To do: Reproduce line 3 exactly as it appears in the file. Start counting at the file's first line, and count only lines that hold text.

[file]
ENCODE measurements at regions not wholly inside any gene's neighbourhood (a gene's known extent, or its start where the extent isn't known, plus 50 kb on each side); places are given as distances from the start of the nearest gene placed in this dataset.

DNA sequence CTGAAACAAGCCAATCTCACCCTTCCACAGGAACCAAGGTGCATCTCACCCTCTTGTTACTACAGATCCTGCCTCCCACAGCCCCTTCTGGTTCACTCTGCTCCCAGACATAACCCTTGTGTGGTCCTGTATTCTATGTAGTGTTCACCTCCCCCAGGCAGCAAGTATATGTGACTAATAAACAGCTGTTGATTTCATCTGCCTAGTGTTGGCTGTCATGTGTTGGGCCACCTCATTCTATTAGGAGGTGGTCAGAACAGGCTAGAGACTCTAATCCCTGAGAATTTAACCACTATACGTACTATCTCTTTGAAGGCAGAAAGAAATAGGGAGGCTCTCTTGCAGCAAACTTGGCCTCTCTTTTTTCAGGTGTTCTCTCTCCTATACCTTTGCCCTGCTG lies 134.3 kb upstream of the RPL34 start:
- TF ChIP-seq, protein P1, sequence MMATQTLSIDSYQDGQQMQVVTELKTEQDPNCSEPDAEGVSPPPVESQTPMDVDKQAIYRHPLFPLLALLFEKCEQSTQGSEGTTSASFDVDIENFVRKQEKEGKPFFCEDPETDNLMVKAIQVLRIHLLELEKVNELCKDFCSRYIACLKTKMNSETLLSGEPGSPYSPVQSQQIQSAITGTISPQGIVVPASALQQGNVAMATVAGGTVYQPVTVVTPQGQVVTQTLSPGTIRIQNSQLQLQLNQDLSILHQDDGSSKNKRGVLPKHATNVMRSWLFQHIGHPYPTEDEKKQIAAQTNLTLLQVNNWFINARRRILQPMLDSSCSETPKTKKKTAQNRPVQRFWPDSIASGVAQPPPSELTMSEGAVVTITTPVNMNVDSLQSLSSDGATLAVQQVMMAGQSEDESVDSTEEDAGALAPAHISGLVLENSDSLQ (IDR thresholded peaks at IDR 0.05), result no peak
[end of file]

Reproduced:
- TF ChIP-seq, protein P1, sequence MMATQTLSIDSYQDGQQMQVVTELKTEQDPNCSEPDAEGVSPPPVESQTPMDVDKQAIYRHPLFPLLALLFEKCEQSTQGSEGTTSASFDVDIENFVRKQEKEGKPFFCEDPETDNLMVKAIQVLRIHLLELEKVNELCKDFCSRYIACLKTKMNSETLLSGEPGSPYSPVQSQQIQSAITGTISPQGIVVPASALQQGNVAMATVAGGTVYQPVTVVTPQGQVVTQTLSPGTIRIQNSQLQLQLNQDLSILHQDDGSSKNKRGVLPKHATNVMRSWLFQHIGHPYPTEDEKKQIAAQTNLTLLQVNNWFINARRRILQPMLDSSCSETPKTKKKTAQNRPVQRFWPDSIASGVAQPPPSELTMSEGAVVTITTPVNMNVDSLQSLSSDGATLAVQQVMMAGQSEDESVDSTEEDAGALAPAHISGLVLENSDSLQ (IDR thresholded peaks at IDR 0.05), result no peak